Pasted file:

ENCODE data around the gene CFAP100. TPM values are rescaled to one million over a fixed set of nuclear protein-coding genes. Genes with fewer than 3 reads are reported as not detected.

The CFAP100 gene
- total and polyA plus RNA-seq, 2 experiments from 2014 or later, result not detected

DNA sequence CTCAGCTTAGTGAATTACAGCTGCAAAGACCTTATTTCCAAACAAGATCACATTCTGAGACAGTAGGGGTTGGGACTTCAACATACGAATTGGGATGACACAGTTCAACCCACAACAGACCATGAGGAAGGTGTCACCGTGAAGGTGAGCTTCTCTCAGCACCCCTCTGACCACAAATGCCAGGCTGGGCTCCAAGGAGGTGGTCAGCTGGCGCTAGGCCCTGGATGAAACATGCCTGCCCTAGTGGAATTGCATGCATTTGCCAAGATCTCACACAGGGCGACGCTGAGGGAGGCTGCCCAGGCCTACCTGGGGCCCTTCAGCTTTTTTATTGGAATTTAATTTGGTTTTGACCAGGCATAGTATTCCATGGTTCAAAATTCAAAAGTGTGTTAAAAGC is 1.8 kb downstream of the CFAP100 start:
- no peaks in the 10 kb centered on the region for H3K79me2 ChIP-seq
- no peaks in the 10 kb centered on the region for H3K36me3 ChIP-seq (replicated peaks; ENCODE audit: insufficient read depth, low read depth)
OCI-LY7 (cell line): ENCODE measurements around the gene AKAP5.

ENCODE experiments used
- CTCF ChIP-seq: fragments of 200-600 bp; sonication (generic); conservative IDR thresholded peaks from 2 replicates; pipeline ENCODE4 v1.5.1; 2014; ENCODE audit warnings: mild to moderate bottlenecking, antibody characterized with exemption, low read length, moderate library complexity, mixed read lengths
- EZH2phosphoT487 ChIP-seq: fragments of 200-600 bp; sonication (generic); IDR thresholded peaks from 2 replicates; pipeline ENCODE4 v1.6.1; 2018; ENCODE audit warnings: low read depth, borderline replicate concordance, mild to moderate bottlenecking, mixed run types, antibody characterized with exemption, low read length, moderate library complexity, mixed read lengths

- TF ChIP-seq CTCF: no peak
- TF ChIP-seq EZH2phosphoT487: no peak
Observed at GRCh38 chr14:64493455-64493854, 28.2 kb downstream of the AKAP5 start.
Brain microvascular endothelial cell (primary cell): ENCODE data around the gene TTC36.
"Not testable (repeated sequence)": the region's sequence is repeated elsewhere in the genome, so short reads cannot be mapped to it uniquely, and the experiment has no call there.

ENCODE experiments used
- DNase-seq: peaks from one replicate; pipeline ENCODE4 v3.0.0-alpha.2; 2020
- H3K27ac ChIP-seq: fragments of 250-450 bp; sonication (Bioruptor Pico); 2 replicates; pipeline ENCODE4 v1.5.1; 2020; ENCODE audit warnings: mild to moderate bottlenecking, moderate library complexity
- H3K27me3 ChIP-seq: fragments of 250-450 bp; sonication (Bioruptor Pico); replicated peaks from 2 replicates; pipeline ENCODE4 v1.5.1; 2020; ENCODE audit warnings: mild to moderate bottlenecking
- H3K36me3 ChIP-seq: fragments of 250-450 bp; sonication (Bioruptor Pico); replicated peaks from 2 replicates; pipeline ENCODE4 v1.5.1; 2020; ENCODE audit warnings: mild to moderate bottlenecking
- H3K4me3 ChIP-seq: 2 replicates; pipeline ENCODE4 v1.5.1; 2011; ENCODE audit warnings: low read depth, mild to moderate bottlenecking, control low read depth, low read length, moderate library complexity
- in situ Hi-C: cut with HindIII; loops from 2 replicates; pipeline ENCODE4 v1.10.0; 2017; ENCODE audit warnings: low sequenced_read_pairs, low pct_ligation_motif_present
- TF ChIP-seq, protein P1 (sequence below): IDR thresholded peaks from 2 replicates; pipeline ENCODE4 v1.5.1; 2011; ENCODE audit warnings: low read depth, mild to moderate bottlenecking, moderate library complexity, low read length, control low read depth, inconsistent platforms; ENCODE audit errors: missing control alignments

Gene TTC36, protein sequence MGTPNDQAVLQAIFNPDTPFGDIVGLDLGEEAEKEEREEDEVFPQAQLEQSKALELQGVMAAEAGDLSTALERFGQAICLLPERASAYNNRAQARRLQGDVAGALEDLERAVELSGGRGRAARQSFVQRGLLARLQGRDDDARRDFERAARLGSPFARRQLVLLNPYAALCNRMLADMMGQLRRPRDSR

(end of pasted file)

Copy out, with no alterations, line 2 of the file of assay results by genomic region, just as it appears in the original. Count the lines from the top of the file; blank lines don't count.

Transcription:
The CFAP100 gene